Snowy 2.0 project behind schedule and over budget

snowy 2.0 hero

Snowy Hydro has finally confirmed that the budget for the huge pumped-hydro plant will be $1 billion. The cost of the Snowy 2.0 project is now just under $6 billion, and it is about a year behind schedule.

At a Senate Estimates hearing on Monday, Roger Whitby, the interim CEO of the government-owned generator, said that the overall budget for Snowy 2.0 was “around $5.9 billion.”

This number is a lot higher than previous estimates of the project’s cost going over budget, which were around $5.1 billion or $5.4 billion if already agreed-upon contingencies were added.

The $5.9 billion number doesn’t seem to take into account recent news that Snowy 2.0 has had another $2.2 billion added to its budget because its contractors have made more claims.

Reports said that the $2.2 billion in extra costs were caused by problems with the supply chain and inflation. The Snowy contractor Future Generation, which is a joint venture between Italy’s Webuild, Australia’s Clough, and the US’s Lane Construction, was blamed.

 What has been added to the cost of Snowy?

Monday, Whitby told the Senate Estimates Committee that Snowy was “working through” any valid contractual claims that the contractor might have, but that most of them were not likely to be valid.

“You should expect that the major contractor is under some pressure,” Whitby said. “Any professional contractor will try to make up for any pressure or shortfalls they see.”

“Some of those claims will be valid, and if they’re based on a contract, we’ll gladly pay them.” However, it’s likely that some of them won’t be valid.

Still, Whitby says that “at this point in time,” the costs of Snowy 2.0 are “still within the approved envelope.”

When the Committee asked Whitby to explain what that “envelope” was, he said, “I think the overall budget for Snowy 2 is about $5.9 billion.”

What is the proposed Snowy Hydro

Since former prime minister Malcolm Turnbull announced Snowy in 2017 with an estimated cost of just $2 billion, one of the biggest problems with the project is that the budget has grown too big.

The other big worry is that the project will take much longer than the previous Coalition government and Snowy Hydro said it would.

As part of Snowy 2.0, 27 kilometers of new underground tunnels will be dug to move water between the Tantangara and Talbingo dams. These tunnels will be used to build a new pumped hydro energy storage facility.

Between the two dams, a new 2,000 MW power station will be built to store pumped hydro energy for up to 350,000 megawatt-hours.

At the hearing on Monday, Whitby said that the completion of Snowy 2.0 was about a year behind schedule, depending on how things went with the next major development stage.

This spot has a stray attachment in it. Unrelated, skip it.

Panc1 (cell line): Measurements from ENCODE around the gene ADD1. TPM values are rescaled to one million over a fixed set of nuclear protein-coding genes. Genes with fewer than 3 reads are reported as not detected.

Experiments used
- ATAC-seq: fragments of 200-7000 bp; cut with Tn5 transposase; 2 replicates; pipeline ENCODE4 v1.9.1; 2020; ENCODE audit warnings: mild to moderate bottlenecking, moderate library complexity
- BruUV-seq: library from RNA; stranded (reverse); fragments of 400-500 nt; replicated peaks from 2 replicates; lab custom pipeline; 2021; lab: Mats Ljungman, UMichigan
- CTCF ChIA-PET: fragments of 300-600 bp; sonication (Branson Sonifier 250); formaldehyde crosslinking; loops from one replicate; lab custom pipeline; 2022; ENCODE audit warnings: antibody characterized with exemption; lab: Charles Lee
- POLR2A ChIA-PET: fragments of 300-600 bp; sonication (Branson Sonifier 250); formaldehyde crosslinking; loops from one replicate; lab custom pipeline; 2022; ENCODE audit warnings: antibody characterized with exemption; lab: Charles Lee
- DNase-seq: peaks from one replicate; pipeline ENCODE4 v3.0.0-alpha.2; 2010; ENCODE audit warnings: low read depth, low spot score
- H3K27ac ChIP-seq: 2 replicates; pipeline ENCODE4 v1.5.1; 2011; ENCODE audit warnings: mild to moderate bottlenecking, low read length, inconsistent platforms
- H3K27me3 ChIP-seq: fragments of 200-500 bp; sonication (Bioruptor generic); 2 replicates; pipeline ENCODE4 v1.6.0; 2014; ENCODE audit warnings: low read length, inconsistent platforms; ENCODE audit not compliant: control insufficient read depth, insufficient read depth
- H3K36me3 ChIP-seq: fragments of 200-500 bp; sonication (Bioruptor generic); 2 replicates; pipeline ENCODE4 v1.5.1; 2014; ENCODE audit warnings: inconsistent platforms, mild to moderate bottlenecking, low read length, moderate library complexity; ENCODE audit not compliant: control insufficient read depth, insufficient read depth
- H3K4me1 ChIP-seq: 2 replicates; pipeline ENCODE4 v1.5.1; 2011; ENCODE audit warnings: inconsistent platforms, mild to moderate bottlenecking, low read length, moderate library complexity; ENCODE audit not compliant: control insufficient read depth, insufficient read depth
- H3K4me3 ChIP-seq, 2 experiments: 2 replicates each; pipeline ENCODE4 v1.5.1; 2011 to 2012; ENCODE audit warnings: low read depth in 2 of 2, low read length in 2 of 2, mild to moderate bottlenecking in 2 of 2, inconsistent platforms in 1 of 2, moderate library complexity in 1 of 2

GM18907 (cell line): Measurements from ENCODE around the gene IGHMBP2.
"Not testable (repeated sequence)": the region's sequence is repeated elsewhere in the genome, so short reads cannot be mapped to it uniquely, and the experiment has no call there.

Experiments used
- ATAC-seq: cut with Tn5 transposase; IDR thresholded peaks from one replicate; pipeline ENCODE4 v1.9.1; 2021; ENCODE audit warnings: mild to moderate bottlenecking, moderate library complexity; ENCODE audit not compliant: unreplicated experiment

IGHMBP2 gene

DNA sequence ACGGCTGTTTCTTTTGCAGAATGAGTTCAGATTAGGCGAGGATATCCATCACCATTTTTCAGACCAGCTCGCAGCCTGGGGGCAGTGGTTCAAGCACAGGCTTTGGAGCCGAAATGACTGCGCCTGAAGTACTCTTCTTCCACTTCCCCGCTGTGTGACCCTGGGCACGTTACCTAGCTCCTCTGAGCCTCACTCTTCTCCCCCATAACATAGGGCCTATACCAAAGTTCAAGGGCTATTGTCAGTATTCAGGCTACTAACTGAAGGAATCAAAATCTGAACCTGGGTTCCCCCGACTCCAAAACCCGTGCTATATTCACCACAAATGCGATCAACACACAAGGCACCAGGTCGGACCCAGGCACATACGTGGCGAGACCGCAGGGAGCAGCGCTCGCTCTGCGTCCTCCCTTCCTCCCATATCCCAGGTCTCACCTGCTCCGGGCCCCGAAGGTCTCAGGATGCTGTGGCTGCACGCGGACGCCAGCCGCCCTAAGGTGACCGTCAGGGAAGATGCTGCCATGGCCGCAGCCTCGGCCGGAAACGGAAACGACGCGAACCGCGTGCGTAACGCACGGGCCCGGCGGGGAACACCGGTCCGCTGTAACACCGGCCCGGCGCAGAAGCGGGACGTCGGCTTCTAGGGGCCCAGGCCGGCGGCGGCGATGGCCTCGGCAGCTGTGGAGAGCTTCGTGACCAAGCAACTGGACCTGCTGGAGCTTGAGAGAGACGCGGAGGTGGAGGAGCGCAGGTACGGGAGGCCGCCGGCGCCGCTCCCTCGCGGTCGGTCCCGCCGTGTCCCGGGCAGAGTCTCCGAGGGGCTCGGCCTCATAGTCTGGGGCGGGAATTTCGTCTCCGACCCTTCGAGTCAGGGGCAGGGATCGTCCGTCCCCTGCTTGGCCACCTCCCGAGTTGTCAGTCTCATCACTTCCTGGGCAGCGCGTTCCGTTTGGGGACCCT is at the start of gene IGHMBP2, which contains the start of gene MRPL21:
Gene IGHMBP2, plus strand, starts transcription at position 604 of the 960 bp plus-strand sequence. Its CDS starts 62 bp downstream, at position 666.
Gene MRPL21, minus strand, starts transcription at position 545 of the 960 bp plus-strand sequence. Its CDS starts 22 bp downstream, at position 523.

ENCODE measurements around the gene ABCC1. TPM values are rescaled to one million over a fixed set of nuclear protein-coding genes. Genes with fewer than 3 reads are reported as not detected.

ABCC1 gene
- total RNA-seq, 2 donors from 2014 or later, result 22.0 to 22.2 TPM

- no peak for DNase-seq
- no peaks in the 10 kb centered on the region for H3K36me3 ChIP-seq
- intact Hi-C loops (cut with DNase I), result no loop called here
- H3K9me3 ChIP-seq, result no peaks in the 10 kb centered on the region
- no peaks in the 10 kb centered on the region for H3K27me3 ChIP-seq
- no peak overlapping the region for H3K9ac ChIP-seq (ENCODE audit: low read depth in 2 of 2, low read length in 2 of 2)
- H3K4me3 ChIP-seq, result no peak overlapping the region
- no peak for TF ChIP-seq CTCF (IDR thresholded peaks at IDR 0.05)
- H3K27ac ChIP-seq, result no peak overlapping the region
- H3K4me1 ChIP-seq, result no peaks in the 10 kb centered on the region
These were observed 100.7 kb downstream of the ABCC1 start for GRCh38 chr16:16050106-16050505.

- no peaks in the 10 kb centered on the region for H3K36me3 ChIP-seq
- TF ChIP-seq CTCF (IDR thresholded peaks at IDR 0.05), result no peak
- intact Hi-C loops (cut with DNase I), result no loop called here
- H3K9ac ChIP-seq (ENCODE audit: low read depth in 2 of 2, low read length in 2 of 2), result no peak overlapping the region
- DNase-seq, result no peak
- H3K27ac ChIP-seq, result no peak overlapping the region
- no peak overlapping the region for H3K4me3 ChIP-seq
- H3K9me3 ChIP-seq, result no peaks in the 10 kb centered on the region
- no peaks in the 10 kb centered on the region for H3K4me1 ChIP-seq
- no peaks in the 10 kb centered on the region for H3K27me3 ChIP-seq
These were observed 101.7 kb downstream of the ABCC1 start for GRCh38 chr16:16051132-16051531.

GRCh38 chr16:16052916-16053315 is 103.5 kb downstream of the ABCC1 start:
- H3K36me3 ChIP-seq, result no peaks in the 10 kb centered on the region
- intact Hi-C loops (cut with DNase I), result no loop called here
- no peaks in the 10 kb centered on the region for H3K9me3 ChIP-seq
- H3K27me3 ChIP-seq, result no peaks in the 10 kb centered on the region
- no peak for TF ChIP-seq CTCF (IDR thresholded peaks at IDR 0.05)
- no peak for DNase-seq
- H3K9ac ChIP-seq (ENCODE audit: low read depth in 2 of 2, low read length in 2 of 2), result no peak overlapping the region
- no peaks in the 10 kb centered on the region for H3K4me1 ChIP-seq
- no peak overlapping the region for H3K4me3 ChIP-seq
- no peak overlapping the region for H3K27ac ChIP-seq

This is a better estimate than what federal energy minister Chris Bowen said recently, when he said the delay would be 18 months. But Whitby said over and over again on Monday that there were still a lot of unknowns that could still stop progress.

Key Challenges Ahead for Major Construction Project

“We’ve done more than 40% of the project so far.” Our main contractor, FGJV, is under a lot of stress because… “Right now, we are working proactively with the contractor,” Whitby said.

“There are many key challenges ahead for the program as a whole,” he said. “First of all, the digging of the big cabin complex… It’s huge, and it’s 800 meters below the ground.

“So, the biggest question mark in the program is how fast we can dig in the cabin, and to be honest, we won’t know how fast we can dig until we’re about 30% in.” So, that’s the biggest question mark.

“Right now, if you had to draw a line in the sand, I’d say [the contractor is] about 12 months behind schedule, but they need to speed up, and we’re working with them to figure out how to do that best.”

Snowy Hydro CEO Paul Broad Suddenly Resigns

After nearly ten years on the job, Paul Broad quit as CEO of Snowy Hydro out of the blue in late August. COO Whitby stepped in to fill the void.

At the time, people thought that the current energy minister, Chris Bowen, had tried to get Broad fired because he was close with the Coalition government and the former energy minister, Angus Taylor.

David Knox, who is the head of Snowy Hydro, spoke to the Senate Estimates Committee on Monday. He said that the board of Snowy had been told to improve its communication skills at a meeting with state and federal energy ministers on August 23, three days before Broad’s resignation.

Knox said that it was “very clear” that Bowen needed to see these communications improve because they were not good enough.

And that was another important thing I learned from the meeting. Obviously, this information got back to my CEO, and I thanked him for it.

Then Knox said, “[Broad] wasn’t telling them what he was going to say before he said it in public.”

This was also said by David Fredericks, who is in charge of the federal Department of Climate and Energy.

At the hearing on Monday, Fredericks said, “I talked to Mr. Broad at least twice about that.”

And I was the one who started those talks… For the simple reason—and I’ll be honest with you—this was a problem with how the department communicated. “That’s why I was so worried about it,” he said.